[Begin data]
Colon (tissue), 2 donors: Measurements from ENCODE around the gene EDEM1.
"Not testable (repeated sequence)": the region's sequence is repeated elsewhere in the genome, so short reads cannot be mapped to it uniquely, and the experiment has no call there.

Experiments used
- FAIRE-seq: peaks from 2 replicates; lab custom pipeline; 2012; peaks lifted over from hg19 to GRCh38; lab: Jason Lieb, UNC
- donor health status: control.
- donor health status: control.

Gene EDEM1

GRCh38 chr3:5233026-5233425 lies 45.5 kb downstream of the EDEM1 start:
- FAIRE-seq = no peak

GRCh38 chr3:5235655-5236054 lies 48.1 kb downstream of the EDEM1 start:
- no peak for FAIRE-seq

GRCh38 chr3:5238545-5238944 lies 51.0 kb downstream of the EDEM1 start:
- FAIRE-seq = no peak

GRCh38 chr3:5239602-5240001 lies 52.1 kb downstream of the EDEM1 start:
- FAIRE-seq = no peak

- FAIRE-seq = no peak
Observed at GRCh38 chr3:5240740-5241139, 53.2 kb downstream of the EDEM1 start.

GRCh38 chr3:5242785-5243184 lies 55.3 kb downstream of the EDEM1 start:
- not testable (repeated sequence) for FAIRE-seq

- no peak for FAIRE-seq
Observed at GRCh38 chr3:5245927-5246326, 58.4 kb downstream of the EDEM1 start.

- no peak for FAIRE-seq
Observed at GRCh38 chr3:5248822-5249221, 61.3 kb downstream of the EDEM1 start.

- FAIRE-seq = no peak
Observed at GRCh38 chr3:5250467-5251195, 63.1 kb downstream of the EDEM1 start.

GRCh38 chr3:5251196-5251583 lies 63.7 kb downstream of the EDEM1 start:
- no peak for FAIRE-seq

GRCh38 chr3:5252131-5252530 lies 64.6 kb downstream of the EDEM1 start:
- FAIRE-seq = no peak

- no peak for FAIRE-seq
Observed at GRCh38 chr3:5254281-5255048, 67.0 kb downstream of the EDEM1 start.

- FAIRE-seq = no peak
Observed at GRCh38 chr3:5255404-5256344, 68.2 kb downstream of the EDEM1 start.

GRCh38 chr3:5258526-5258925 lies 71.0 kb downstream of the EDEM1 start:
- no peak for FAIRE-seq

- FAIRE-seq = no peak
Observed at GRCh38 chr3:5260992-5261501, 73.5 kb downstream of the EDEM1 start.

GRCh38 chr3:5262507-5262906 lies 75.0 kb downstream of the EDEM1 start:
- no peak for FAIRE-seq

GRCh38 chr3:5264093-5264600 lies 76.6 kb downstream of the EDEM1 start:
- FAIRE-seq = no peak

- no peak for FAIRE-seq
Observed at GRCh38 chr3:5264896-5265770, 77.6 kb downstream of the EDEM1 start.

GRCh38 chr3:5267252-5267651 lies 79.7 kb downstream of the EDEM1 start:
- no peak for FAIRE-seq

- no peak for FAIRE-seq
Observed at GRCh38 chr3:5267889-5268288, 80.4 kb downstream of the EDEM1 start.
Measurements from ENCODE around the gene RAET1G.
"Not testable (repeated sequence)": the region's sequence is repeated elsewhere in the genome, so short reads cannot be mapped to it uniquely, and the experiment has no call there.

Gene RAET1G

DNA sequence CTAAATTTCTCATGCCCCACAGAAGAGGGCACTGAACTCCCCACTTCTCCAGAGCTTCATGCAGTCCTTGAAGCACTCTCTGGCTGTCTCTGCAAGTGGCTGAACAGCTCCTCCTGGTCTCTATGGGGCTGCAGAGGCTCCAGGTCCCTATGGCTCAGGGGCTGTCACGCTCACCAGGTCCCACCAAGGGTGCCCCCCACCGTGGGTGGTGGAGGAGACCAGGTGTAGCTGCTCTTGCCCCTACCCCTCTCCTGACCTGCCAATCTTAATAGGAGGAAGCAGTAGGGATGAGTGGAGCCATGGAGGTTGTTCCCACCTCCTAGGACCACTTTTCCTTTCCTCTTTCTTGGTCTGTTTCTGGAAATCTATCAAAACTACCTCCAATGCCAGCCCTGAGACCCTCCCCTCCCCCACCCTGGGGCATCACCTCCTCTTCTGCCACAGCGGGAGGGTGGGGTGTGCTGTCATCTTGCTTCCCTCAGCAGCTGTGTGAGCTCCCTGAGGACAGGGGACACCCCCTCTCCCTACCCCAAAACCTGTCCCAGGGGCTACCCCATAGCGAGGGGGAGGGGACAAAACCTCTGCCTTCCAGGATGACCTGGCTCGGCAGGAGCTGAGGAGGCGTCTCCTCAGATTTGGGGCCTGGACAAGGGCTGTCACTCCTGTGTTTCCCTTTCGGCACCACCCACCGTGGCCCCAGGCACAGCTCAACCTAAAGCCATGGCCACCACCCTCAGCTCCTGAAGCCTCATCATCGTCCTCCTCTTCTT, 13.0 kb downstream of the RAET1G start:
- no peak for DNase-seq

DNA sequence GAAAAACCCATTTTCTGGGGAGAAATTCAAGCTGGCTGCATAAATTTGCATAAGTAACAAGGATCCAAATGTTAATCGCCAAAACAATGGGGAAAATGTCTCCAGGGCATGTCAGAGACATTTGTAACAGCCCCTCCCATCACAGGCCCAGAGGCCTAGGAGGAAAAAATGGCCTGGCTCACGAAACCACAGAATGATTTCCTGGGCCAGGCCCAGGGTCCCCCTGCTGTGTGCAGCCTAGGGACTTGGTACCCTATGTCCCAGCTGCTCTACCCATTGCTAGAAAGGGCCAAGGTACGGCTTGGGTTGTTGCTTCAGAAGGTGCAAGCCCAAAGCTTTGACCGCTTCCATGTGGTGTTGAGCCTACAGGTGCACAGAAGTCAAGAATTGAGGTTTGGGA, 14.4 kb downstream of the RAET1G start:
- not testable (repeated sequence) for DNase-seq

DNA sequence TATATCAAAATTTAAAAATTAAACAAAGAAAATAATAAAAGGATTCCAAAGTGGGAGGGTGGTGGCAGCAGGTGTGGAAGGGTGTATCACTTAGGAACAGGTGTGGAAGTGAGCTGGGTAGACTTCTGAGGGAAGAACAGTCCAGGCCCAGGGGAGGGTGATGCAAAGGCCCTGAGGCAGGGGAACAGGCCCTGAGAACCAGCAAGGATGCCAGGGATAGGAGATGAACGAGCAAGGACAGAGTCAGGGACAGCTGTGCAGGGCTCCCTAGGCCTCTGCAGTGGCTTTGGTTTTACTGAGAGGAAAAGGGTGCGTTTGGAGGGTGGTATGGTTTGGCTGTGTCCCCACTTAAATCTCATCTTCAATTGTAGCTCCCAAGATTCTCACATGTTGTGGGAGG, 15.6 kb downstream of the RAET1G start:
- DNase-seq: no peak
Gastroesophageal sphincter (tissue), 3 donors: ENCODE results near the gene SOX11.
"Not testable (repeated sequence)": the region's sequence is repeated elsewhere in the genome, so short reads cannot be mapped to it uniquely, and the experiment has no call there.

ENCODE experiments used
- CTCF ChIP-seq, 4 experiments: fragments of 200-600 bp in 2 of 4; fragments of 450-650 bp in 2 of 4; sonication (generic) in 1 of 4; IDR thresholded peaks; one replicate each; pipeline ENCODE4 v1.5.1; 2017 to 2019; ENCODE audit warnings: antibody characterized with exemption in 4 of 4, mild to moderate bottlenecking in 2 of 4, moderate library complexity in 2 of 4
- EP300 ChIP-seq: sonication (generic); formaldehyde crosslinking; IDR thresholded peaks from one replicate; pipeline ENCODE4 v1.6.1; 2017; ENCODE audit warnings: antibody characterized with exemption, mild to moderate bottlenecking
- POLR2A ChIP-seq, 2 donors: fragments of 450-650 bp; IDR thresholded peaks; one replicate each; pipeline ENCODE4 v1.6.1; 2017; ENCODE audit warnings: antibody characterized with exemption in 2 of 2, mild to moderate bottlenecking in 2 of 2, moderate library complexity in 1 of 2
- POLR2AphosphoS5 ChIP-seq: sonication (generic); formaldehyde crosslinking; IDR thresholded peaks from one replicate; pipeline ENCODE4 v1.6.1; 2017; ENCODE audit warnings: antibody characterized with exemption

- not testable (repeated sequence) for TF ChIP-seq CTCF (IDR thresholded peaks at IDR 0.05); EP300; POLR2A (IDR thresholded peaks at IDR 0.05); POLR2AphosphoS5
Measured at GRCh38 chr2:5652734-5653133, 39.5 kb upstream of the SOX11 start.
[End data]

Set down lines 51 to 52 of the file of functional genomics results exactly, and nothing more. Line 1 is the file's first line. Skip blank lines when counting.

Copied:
DNA sequence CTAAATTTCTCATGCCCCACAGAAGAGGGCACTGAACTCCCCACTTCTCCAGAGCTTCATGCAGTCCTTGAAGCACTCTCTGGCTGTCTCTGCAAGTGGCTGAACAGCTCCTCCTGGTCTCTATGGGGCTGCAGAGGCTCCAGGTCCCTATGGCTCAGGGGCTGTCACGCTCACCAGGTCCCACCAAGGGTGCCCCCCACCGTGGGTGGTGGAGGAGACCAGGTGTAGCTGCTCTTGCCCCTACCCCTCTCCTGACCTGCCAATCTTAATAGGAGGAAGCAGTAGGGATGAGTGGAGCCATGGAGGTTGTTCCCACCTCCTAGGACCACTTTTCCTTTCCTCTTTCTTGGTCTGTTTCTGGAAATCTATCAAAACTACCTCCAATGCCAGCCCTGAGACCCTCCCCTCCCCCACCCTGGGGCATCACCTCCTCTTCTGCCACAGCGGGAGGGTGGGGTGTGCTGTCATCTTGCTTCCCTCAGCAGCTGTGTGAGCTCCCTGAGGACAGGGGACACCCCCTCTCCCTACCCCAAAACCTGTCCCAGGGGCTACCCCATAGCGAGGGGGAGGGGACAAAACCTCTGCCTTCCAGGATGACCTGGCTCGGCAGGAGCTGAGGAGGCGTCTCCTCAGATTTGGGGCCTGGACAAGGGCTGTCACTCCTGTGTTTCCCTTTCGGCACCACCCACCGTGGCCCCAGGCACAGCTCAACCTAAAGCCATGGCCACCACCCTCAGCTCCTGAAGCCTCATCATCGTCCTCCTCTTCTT, 13.0 kb downstream of the RAET1G start:
- no peak for DNase-seq